Lecture: Periocular Skin Cancer – Diagnosis and Management

This lecture covers how to diagnose and treat common periocular skin cancers. Strategies for eyelid reconstruction after excision of skin cancers are also discussed.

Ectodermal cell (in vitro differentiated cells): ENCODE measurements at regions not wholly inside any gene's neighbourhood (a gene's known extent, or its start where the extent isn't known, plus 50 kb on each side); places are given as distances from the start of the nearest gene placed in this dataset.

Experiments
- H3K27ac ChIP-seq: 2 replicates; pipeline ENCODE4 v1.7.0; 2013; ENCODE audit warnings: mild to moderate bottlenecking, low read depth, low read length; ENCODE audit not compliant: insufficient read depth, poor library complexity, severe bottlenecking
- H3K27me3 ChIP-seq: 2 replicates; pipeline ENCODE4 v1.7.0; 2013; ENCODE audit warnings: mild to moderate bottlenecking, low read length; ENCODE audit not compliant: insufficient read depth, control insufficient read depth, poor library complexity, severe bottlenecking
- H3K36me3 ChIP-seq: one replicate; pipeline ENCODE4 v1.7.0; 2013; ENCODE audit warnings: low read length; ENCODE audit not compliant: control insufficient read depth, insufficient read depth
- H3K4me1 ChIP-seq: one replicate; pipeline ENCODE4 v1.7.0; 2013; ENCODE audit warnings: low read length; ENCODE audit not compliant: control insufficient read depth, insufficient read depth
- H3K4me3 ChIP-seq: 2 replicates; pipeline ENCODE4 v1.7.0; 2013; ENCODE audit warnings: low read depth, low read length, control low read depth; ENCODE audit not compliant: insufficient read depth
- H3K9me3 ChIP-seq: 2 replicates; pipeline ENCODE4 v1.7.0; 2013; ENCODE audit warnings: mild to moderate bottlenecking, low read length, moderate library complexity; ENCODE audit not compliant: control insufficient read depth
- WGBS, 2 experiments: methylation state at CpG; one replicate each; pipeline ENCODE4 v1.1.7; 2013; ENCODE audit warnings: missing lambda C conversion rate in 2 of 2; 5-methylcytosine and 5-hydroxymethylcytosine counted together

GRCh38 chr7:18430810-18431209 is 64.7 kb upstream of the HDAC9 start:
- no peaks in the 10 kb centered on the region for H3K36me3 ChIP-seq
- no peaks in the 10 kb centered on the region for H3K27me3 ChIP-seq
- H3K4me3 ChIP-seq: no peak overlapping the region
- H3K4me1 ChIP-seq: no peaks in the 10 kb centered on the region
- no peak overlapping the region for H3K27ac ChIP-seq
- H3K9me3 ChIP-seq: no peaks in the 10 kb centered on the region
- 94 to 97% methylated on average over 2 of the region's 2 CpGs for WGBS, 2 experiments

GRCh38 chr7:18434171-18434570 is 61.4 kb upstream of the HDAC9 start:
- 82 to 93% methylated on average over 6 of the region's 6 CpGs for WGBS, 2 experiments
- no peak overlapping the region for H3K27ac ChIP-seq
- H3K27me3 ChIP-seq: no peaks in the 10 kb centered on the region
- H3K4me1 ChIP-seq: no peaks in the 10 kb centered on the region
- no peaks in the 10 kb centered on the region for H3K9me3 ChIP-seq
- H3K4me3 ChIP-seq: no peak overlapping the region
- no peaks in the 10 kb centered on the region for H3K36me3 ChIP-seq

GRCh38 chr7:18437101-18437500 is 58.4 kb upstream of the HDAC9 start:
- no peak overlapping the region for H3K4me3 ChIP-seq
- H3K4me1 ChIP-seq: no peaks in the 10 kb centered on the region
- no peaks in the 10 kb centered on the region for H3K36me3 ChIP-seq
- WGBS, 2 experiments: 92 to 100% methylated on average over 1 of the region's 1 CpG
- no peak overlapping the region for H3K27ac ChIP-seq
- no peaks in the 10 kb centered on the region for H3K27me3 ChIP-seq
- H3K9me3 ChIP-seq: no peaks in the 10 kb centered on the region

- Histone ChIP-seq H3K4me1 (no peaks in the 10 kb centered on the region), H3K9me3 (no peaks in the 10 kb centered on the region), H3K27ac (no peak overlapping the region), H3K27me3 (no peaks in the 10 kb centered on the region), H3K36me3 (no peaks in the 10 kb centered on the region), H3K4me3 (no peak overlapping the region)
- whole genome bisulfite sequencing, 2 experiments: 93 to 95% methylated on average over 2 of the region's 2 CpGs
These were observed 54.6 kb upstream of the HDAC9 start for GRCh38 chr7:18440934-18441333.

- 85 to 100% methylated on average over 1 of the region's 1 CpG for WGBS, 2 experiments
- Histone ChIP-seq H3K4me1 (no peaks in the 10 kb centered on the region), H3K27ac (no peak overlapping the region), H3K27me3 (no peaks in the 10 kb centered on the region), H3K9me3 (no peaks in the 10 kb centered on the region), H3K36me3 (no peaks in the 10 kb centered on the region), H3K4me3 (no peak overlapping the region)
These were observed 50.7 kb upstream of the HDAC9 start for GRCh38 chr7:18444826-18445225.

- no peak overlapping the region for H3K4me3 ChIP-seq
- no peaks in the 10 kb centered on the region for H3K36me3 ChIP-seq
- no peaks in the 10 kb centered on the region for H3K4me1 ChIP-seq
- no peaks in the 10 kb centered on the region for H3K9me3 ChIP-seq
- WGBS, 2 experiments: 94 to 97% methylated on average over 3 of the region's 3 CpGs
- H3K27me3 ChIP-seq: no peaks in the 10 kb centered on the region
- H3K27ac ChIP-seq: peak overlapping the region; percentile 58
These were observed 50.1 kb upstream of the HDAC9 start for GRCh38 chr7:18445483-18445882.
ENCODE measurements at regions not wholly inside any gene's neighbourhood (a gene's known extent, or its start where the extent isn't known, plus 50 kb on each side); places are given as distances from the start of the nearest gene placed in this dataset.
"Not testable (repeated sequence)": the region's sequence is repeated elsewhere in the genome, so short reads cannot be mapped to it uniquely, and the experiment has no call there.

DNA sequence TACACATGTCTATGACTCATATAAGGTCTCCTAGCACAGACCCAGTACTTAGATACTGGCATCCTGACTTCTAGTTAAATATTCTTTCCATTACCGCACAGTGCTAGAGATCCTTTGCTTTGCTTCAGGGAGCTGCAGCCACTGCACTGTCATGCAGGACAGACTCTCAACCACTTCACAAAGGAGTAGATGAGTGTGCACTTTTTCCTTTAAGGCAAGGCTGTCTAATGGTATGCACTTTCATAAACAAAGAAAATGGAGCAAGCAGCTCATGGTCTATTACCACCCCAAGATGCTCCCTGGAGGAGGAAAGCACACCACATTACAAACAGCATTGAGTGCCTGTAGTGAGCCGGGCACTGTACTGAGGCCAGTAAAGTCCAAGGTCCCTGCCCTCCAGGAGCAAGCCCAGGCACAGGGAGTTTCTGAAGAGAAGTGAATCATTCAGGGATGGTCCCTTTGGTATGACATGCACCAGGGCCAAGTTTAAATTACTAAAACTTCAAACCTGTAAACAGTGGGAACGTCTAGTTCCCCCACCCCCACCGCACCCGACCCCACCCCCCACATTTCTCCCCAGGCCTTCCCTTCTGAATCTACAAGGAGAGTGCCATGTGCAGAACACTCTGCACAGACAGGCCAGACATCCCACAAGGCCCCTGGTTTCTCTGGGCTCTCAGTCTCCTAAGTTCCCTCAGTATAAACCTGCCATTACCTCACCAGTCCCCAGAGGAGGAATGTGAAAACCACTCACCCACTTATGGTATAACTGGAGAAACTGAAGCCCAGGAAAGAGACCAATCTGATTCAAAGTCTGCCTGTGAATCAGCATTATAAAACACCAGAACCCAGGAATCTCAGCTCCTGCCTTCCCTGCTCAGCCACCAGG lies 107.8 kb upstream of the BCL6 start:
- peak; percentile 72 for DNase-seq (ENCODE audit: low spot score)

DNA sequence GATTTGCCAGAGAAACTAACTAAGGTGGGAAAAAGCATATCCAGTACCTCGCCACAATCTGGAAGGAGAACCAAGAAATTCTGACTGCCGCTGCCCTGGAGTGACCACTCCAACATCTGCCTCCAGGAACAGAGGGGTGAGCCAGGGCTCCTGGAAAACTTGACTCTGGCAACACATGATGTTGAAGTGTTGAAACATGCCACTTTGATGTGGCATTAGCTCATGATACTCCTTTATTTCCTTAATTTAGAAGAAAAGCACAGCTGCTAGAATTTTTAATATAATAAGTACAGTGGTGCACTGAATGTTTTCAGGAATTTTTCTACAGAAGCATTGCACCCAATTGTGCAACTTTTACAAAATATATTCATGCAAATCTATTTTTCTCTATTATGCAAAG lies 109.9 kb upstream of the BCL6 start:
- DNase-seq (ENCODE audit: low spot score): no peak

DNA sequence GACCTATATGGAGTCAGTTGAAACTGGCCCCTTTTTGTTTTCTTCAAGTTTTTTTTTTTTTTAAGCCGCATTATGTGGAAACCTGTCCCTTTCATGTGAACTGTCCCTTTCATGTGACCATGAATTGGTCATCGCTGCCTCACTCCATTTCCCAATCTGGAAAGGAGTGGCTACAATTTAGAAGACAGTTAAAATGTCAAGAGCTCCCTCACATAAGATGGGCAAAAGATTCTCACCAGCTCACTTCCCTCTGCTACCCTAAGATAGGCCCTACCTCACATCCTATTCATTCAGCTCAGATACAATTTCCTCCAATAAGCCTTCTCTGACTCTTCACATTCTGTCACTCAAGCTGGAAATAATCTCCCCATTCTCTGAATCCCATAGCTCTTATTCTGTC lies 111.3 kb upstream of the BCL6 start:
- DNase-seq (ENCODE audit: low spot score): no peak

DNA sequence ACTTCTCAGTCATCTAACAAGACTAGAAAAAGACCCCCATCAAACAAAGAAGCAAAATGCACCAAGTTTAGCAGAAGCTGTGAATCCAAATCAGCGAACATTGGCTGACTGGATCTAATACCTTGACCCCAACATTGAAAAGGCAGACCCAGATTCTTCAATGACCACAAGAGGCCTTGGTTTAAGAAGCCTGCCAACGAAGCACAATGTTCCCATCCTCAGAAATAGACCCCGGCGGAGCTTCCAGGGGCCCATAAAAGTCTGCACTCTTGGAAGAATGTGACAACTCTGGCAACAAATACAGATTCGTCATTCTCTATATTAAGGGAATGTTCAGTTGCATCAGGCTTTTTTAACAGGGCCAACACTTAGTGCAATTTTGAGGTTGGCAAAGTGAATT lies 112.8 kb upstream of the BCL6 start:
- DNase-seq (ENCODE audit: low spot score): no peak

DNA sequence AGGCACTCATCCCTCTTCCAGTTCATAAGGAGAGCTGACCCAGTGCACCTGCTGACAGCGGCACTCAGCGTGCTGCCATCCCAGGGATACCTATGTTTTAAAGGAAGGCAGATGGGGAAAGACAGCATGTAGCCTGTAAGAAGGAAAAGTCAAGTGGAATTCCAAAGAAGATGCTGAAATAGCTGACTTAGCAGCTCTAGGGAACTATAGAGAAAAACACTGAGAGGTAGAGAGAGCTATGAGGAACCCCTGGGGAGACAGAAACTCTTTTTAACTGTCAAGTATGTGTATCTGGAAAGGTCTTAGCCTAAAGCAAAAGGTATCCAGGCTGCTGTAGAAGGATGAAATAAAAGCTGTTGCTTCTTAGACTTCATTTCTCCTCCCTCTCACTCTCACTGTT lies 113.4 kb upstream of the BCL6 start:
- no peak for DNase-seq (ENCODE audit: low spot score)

Lecturer: Dr. Andrew Harrison | Director, Oculoplastic and Orbital Surgery, University of Minnesota, USA